The grenache grape is almost stealthy in its ubiquity. It is grown and made into wine pretty much all over the world, often known by its French name, grenache, but sometimes by the Spanish garnacha.
Yet as widespread as grenache is, it’s among the least heralded international grapes. Its greatest expressions have come in places where it is part of a blend, as in Châteauneuf-du-Pape and Priorat. While coexisting with other grapes never held back cabernet sauvignon or Bordeaux from becoming an international star, grenache has not ascended similarly.
It is not for want of trying. The early pioneers of Rhône-style wines in California championed grenache 30 years ago, and while delicious grenache wines from producers like Bonny Doon Vineyard, Qupé and Edmunds St. John have earned modest popularity, they, like the grape, have always lurked somewhat in the background.
Nonetheless, grenache can make superb wines in diverse places. It can achieve magnificence in the stony and sandy soils of Châteauneuf, in France, and in the slate of Priorat, in Spain. The wines made in the limestone of Gigondas in the southern Rhône may be less imposing, but they can be just as winning. And grenache is a main constituent of humble but satisfying wines made all over the south of France and Mediterranean Spain.
The immigrant farmers who planted many of California’s heirloom vineyards, prized today for their old vines, often included grenache in their mix, interspersed with zinfandel, petite sirah, carignan and the numerous other grapes that allowed these farmers to hedge their bets, depending on the weather each year.
“I have markers for greatness,” Eduardo said, speaking of grenache. “Purity of fruit, salty minerality and above all texture: Feel and purity, that’s what it’s all about.”
Although I felt that many of the wines seemed sweet, Chad was surprised by how few of these he found.
“I was pleased by the levels of acidity and the balance,” he said. “I’m forced to re-evaluate their ability to convey minerality.”
It’s often said in wine publications that alcohol is just a number and that it should not be considered in judging a wine if the wine is otherwise balanced. But alcohol certainly was a factor in our blind tasting.
Five of the 20 bottles registered above 15 percent, and we rejected four of these, including highly praised wines from Herman Story, Torrin and Terry Hoage Vineyard. Only the 2013 Villa Creek Garnacha from Paso Robles made our Top 10 at No. 9, and that was despite some heat from its 15.2 alcohol.
Were we overly sensitive to alcohol? I don’t think so. High alcohol can often make a wine feel thick, and it can convey the impression of sweetness even if a wine is dry. Nonetheless, grenache tends to make big wines, and some of our favorites were anything but small.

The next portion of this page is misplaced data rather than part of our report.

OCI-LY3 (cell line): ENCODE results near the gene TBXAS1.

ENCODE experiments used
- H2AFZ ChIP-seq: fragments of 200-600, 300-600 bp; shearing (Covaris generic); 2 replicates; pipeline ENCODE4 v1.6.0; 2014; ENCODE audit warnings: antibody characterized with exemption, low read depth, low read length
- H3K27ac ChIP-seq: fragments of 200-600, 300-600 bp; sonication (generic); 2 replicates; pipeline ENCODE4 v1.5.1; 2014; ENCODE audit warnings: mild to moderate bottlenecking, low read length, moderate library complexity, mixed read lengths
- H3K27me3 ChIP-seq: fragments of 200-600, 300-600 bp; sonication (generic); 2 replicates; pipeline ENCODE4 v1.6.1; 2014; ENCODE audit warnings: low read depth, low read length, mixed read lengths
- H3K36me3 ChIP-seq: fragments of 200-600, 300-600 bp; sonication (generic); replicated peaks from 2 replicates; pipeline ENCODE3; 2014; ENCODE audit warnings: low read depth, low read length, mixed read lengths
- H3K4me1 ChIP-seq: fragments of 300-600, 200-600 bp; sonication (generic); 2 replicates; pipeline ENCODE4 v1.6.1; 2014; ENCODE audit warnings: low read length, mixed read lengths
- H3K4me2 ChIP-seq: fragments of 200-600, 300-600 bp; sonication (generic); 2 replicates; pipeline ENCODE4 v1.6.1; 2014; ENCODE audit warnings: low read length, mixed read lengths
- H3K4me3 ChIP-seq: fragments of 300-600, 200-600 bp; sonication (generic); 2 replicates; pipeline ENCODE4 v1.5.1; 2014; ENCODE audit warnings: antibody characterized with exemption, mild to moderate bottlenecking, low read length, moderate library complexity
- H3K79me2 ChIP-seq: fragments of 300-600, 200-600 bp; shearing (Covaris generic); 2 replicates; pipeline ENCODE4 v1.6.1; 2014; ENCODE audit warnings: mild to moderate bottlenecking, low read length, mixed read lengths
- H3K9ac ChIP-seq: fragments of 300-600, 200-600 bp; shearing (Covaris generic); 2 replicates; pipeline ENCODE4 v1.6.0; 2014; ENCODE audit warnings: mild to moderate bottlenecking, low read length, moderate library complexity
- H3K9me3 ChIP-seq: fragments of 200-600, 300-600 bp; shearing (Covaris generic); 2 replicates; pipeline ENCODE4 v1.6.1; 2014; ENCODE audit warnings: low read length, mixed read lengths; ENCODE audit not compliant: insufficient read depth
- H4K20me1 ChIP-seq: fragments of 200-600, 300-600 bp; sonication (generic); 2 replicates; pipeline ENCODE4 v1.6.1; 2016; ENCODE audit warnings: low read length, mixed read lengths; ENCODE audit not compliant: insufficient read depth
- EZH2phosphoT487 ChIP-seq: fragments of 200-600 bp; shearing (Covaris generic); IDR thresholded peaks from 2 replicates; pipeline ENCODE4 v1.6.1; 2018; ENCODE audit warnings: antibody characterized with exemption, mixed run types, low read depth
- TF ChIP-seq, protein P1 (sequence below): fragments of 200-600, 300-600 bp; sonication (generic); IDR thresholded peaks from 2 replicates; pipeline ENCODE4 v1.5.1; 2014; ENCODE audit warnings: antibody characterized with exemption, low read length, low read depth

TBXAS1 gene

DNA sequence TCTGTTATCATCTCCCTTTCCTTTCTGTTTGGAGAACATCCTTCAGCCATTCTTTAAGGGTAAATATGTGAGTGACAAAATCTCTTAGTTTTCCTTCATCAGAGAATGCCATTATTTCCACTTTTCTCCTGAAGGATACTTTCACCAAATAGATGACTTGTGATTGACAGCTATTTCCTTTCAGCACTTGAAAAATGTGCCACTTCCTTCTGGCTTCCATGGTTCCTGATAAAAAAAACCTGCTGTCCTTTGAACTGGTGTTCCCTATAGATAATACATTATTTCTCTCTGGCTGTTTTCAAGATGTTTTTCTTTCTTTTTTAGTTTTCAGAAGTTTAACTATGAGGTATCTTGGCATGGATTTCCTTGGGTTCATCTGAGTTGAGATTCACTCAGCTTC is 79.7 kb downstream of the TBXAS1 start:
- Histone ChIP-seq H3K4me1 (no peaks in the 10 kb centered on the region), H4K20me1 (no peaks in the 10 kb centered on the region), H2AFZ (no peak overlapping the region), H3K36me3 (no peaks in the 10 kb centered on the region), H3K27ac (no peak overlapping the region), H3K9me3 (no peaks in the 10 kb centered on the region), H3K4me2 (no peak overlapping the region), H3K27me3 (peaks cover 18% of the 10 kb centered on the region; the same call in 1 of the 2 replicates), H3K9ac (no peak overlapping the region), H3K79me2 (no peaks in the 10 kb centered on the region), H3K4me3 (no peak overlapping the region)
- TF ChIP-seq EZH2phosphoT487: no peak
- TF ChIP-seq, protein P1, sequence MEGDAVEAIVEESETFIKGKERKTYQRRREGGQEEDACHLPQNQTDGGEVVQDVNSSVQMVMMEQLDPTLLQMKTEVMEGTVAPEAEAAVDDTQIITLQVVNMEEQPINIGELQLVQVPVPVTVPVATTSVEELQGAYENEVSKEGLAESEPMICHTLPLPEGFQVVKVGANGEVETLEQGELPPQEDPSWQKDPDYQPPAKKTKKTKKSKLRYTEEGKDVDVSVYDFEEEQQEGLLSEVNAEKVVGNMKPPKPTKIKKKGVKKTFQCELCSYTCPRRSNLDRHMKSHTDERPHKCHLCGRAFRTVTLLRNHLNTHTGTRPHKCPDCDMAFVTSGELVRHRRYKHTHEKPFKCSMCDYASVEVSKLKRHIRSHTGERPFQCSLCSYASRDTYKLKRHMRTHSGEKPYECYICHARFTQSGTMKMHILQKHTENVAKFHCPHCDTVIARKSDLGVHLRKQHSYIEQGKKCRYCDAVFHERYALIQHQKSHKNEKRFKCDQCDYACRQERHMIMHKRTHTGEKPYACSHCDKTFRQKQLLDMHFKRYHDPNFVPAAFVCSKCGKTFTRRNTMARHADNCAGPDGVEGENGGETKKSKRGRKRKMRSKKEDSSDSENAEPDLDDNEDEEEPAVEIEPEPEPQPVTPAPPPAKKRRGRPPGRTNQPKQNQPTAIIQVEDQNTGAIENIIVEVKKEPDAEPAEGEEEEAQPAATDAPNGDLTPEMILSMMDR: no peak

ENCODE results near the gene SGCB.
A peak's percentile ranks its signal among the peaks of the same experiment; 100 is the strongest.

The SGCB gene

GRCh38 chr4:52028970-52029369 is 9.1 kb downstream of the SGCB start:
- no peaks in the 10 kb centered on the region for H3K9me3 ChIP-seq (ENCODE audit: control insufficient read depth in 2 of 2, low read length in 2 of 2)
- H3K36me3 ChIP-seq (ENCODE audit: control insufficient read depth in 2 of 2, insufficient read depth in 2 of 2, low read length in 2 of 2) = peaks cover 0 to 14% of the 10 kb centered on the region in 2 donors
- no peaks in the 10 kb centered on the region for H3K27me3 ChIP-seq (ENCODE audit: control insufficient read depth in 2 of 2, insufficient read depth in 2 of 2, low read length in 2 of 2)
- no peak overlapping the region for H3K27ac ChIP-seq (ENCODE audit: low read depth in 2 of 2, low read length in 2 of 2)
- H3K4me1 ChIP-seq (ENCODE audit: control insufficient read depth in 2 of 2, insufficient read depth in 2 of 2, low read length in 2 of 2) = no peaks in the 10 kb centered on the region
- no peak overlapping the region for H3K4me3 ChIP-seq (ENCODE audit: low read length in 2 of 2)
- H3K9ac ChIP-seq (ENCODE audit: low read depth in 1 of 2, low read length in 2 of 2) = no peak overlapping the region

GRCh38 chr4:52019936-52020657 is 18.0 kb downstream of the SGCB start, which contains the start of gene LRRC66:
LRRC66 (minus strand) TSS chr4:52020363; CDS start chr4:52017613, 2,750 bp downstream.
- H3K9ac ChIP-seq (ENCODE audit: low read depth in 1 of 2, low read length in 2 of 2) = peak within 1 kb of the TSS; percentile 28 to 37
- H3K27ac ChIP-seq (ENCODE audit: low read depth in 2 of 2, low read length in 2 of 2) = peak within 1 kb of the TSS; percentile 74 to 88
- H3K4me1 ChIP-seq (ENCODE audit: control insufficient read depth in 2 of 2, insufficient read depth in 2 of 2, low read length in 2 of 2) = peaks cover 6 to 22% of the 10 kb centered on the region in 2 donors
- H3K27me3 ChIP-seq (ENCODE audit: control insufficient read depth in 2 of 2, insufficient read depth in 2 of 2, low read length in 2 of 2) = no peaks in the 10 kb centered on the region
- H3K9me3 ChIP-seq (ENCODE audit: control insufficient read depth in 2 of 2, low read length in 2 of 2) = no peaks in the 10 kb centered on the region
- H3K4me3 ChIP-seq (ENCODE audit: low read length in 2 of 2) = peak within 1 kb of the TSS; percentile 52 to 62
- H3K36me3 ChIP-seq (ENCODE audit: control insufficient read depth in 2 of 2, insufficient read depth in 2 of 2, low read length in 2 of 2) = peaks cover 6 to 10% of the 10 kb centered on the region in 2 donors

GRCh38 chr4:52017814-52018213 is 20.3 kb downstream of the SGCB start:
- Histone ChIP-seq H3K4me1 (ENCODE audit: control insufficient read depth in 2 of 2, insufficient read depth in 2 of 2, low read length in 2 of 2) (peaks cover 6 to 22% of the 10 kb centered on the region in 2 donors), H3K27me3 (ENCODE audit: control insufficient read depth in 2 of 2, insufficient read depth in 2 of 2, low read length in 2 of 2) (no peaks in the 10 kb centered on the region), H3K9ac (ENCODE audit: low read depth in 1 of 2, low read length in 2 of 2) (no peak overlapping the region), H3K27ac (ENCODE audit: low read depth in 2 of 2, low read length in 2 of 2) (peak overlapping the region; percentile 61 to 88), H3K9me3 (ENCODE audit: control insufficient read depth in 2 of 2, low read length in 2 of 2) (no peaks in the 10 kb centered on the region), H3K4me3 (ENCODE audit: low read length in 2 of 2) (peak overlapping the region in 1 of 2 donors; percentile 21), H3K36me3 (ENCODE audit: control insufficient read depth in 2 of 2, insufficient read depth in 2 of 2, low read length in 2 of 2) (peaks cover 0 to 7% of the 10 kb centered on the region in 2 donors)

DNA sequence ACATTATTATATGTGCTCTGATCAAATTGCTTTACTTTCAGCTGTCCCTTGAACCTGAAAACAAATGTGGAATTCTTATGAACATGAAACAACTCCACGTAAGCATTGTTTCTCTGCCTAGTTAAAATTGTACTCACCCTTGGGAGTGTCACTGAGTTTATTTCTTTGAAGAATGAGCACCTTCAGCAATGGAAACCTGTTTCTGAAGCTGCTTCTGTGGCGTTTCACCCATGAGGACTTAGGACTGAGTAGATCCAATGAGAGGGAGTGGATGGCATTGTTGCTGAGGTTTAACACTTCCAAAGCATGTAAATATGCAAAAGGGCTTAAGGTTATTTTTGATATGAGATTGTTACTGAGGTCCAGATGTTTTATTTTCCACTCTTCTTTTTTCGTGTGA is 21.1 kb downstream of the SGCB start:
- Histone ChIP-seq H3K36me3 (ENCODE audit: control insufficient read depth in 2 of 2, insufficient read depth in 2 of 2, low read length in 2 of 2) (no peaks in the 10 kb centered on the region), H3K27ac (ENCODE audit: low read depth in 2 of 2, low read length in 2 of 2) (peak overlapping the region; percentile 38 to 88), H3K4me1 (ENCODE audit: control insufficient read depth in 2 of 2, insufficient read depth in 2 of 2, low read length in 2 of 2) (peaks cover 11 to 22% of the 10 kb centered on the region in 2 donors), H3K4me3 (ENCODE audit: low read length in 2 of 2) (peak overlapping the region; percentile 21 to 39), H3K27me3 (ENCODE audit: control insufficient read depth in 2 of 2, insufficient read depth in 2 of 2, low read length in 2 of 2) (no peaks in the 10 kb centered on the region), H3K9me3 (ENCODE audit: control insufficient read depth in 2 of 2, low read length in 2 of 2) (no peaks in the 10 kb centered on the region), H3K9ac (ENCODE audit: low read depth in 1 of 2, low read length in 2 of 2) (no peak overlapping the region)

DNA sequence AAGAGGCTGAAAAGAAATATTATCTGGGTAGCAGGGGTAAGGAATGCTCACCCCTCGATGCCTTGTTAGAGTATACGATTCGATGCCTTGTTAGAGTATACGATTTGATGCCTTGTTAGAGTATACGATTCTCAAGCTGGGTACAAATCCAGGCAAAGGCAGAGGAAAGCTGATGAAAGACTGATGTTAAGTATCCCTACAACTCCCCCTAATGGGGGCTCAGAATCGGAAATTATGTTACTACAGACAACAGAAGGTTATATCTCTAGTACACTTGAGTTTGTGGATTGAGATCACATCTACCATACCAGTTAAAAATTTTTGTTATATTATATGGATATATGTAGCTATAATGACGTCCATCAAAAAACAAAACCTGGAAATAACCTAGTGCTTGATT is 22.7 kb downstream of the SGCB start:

Our No. 2 bottle, the 2013 A Tribute to Grace from Shake Ridge Ranch in Amador County, was 14.7 alcohol. While rich and fruity, it was also fine, with a silky texture and elegant floral and raspberry flavors.
No. 3 was Bonny Doon’s 2014 Clos de Gilroy, a perhaps outdated moniker as the grapes no longer come from the vicinity of Gilroy, Calif., but from Monterey County, to the south. I have always liked this wine. The ’14 was dark-fruited and still a bit tannic, with a delicious earthy minerality at 14.5 percent alcohol. It was also our best value, at $20.
Our top bottle, the 2014 Neyers Vineyards from Rossi Ranch in Sonoma Valley, was also a great value, at $33. This wine, just 13.6 alcohol, was fresh, floral and beautifully balanced with a spine of minerality and luscious flavors of red fruit.
Tasting California Grenache
â â â NEYERS SONOMA VALLEY GRENACHE ROSSI RANCH 2014$33
Fresh, floral, balanced and delicious, with flavors of red fruit and a strong vein of earthy minerality.
â â â A TRIBUTE TO GRACE SIERRA FOOTHILLS GRENACHE SHAKE RIDGE RANCH 2013 $79
Elegant and silky, with rich, high-toned flavors of raspberries and cherries.
Best Value: â â ½ BONNY DOON CLOS DE GILROY MONTEREY COUNTY GRENACHE 2014 $20
Dark and well balanced, with firm tannins and savory flavors of red fruits and earth.
â â ½ DASHE LES ENFANTS TERRIBLES DRY CREEK VALLEY GRENACHE 2015 $25
Somewhat simple but fresh, floral and crunchy, with flavors of plums and spices.
â â ½ FOG MONSTER AMADOR COUNTY GRENACHE 2012 $49
Fresh, lively and complex, with well-balanced flavors of red fruit, earth and a touch of citrus.
â â ½ PAX PASO ROBLES JAMES BERRY VINEYARD RED WINE 2012 $40
Juicy, earthy and balanced, with aromas and flavors of flowers and juicy red fruits.
Many years ago at a dinner party near Toulouse in southwest France, I enjoyed a dish that has become a persistent memory. It was a simple casserole of chicken cooked with bunches of chasselas grapes, a white varietal generally unavailable in the United States and best known in Switzerland, where it’s called fendant. In the Toulouse region, bunches of chasselas are more likely to show up in a bowl of fruit than in a glass of wine. I turned to that dish to serve with the often earthy, grapey California grenache wines. I based my recipe on poulet au vinaigre, chicken in vinegar sauce, and added red seedless grapes instead of chasselas. I also swapped out the bit of tomato in the classic dish for a final gloss of syrupy balsamic vinegar, the better to complement the grenache. One word of advice: When buying the grapes, make sure that they are sweet and that the stems are green, an indication of freshness.